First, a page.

CURE Rises to Meet Historical Opportunity


As the economic structure in the U.S. and around the world trembles and crumbles, and as we watch the nation's first Black president try to deal with this frightening reality, we know, and the U.S. President knows, that Black people are once again the first hit and the hardest hit by these hard times.

Back in 2008 when the bank and insurance failures began in earnest, we worried that the reparations demand would not just be off the table, but permanently dismissed as impossible. Then we watched as billions upon billions poured into the greedy, unrepentant and irresponsible hands of the rich. The audacity of it was hard to grasp, and I think it's safe to say that the working public was shell-shocked by accounts of the soulless waste of their money.

Today's bailouts call to mind some earlier, similarly exploitive bailouts of the rich and powerful. During the 1830s, in a move organized by banking families, the British government bailed out slave owners as colonial slavery was being abolished. A few decades later the U.S. government bailed out slave owners as well while it backtracked on decisions to allocate 40 acres and a mule. I recently read that the UK bailout of slave owners was so great a percentage of the annual government expenditure that by comparison it dwarfed the 2008 U.S. government bailout.

We've concluded that yes, it is difficult to do the right thing while relying upon, and shoring up a foundation built upon criminal exploitation. That's why rather than putting aside reparations work because of the economic climate, we must strengthen and increase our education efforts and our advocacy. It's time now for the 40 acres and a mule plus interest. We know the heyday of the exploiters must be over and this is the issue, the moment, and the place where we must make our stand.

Within the CURE organization we see upcoming allies in this work as the churches and spiritual communities whose task it is to uphold morals and spiritually guide parishioners. Belief in the divine and in the brotherhood of man is where human beings meet the crucible of what is right and what is in the base interest of self. There are a number of religious and spiritual organizations beginning to confront this reality, and we laud them for it. Reparations are an honorable way out of the horrific participation of religions in slavery and its aftermath, and some are proceeding in that direction.

The reparations work has not stopped or even slowed down among Black Reparations organizations. Leaders traveled to the UN at Geneva and spoke out clearly against the Western governments (U.S. and E.U.) during the Durban follow-up conference. Since that time grassroots leaders have met and collaborated successfully. We recognize also that a gathering in Washington, DC resulted in the formulation of an Afrodescendant economic stimulus plan that gives increasing definition to reparations at this crucial time.

The CURE Executive Board has been engaged in planning as well. We also making plans to increase our outreach as speakers and providers of educational materials and assistance. The outreach work, of course, is affected by how much we have in our bank account. Our annual minimum budget, just to keep the operation going, is $3,000. CURE members and friends can fund the minimum budget by renewing their $25 membership fee, or offering a small contribution. But this minimum doesn't allow for outreach.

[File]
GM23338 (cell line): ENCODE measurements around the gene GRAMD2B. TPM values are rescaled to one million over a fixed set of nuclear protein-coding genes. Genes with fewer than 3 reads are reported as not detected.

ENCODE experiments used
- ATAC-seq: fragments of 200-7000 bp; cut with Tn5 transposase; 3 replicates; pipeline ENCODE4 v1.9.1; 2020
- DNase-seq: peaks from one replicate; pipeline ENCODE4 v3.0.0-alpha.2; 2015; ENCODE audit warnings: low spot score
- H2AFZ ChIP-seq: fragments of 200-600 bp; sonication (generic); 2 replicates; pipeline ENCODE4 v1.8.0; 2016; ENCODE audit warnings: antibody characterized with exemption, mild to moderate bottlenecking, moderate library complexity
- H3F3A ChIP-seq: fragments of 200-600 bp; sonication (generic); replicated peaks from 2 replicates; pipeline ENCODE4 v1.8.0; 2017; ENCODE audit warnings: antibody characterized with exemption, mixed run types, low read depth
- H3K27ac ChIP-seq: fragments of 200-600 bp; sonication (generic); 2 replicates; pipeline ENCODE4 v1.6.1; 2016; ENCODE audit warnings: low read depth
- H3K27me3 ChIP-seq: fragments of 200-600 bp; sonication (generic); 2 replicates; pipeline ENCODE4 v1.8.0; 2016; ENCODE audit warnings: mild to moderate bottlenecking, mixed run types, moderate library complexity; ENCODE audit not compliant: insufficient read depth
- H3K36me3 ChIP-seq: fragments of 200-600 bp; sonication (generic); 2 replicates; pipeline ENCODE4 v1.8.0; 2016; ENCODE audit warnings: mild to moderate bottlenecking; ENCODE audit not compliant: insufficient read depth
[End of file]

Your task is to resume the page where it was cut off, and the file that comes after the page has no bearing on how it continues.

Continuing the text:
Our dream budget, which would allow us to do the work that we are capable of, is $39,000. With our dream budget financed we will send speakers to churches across the country and to schools, conferences and special events. We will provide free educational materials to libraries and schoolteachers. For the mainstream we will provide, via the internet and media, historical information and analysis to help people see the lingering effects of slavery upon the descendants of enslaved Africans and upon our American society, so heavily sickened with racism, fear and ongoing exploitation at the hands of the rich and powerful. We will continue to support fundraising efforts of Black Reparations organizations and will hold another national conference. It will take more members, and larger contributions to fund this dream budget and we hope you will help us find those members and contributors, or if you have the means, increase your contribution.

The Black-led reparations organizations driving this movement have brought about so much progress, such as state and federal apologies for slavery, requiring slavery-related records of corporations, obtaining official UN recognition of Afrodescendants as peoples whose human rights have been decimated, causing churches to examine their participation, and inspiring numerous media discussions of accountability for past wrongs. It is now openly acknowledged that the effects of slavery linger in today's world. We hope that CURE has played at least a small part in creating this awareness, which we believe indicates a significant change to come.

We hope that you share our belief that this is not the time for fear. To help us in our work, please visit and click the Join CURE or Donate link. Or, if you prefer, just send your check for membership or your contribution to CURE, PO Box 922, Fairburn, GA 30213. Your contributions are tax deductible.

If you have joined CURE in the past and you are unsure of the last time you paid dues, just email me at I'll get a response back to you. We also ask you to forward this letter to friends, family and associates who may not know about us. Let them know CURE has courageously raised its voice to white America on the issue of Black Reparations since 1992 and we wish to raise it louder with their help.

We thank you as always for being in support of reparations and of CURE.